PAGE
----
There were a lot of things we learned from this lesson, but one that stuck with me is that, as Derek Sivers once said in one of his TED talks, we give meaning to things. In his talk, he was talking about life, but we can apply this to creativity as well. In the Conducting Collaborative Creativity class, we saw that each of us had different way of experiencing creativity, but we all called it creativity. For example, when Janja asked us which entity we  thought was the most creative one according to us, everybody said different things. For example, I said Virgin Group, because through this entity, people saw that there were many possibilities of creating different companies and that it was possible to go into such different sectors!

I would also like to reflect on Dr. Stuart Brown’s (who has been trained in general and internal medicine, psychiatry and clinical research) TED Talk on the importance of Play. His explanation of Play was fascinating! He was saying how Play, which are voluntary activities that bring joy, is integral to survival; and that the basis of human trust is created through Play signals. It was also very interesting when he pointed out that people who didn’t get to experience Play in their childhood, experienced problems in their futures. Also he talked about how we should all think about our Play history and reflect on our first childhood memory of Play, and that we can understand a lot about how we are today.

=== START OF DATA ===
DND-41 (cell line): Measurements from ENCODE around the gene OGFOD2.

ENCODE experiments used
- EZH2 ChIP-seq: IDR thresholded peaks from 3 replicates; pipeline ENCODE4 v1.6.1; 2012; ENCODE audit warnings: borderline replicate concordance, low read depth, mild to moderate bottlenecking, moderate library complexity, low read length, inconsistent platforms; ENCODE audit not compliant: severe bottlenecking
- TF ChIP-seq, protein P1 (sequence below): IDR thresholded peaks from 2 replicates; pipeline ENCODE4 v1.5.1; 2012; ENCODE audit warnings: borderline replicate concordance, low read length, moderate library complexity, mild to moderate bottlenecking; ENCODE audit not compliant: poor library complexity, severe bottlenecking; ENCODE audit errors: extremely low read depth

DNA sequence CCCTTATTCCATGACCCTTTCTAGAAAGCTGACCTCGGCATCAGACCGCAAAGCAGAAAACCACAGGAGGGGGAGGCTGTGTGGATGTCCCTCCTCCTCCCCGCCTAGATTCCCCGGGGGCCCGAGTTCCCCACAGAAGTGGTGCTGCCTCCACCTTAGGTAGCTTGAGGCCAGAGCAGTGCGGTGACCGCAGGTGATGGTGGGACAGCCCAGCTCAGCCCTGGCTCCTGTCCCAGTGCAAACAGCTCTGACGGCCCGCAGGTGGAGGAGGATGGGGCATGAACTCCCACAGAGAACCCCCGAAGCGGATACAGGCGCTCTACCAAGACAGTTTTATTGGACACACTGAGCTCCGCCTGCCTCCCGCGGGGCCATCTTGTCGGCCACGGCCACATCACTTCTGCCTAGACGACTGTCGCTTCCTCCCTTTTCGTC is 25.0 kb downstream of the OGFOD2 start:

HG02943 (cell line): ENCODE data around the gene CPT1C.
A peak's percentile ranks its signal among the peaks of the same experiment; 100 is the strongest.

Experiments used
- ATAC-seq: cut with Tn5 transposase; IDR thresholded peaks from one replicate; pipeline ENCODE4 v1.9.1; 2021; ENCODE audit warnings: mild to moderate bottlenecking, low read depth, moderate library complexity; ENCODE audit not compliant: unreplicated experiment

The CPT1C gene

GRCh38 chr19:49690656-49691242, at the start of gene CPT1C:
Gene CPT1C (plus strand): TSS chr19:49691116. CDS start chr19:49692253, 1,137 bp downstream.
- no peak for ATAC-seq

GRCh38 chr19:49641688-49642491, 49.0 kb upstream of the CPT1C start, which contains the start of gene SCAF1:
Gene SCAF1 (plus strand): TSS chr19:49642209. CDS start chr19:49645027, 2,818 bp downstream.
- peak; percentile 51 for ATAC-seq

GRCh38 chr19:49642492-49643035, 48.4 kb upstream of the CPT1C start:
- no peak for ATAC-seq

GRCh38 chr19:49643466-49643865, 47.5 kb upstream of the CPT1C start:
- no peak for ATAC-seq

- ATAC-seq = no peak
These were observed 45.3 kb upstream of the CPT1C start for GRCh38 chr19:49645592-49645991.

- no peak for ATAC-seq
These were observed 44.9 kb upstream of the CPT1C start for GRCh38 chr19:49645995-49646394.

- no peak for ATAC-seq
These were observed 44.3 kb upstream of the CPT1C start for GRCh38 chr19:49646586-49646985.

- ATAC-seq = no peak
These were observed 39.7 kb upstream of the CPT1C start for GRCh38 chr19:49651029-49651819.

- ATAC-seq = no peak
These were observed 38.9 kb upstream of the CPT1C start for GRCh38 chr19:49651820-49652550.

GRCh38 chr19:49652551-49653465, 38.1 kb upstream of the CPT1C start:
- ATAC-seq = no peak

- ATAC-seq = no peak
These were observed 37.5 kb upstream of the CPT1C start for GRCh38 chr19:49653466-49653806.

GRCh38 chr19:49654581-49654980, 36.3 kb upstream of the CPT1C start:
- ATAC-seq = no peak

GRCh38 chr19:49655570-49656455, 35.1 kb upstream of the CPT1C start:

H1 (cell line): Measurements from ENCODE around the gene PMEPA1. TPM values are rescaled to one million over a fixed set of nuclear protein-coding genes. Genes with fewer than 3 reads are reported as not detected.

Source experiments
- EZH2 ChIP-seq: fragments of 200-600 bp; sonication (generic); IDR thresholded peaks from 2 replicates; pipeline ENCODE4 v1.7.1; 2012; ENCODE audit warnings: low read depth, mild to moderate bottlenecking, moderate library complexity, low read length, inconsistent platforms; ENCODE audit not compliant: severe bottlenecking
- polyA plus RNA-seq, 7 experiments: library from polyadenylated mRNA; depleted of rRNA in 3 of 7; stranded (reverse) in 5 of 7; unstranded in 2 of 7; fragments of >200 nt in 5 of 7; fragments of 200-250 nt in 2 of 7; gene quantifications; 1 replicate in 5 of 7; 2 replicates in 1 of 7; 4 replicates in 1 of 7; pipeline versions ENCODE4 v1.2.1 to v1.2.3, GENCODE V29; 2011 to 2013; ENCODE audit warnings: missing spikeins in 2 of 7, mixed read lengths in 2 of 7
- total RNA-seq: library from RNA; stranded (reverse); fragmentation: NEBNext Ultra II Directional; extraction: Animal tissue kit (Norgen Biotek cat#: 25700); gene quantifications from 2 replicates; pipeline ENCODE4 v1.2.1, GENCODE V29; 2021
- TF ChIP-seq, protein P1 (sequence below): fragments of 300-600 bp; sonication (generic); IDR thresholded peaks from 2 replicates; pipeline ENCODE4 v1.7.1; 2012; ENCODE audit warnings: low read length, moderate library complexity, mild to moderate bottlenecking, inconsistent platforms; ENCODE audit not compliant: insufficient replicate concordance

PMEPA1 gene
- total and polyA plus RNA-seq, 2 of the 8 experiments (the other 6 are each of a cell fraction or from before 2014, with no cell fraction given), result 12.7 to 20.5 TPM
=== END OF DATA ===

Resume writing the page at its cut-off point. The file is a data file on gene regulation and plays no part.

Long story short, playing with Lego was a great experience that opened our eyes and minds, gave us perspective, made us realise that having fun in class is alright, and that creativity is subjective. After I watched Dr. Stuart Brown’s TED Talk, I got more and more inspired about the importance of Play and I believe reading more about it will be really exciting for me.

Great start to the term!






1) Woollaston, V. (2017) Available at: (Accessed 22 January 2017).

2) TD4ed, Available at: (Accessed 22 January 2017).

3) Sivers, D. (2012) Available at: (Accessed 22 January 2017).

4) Brown, S. (2008) Available at:  (Accessed 22 January 2017).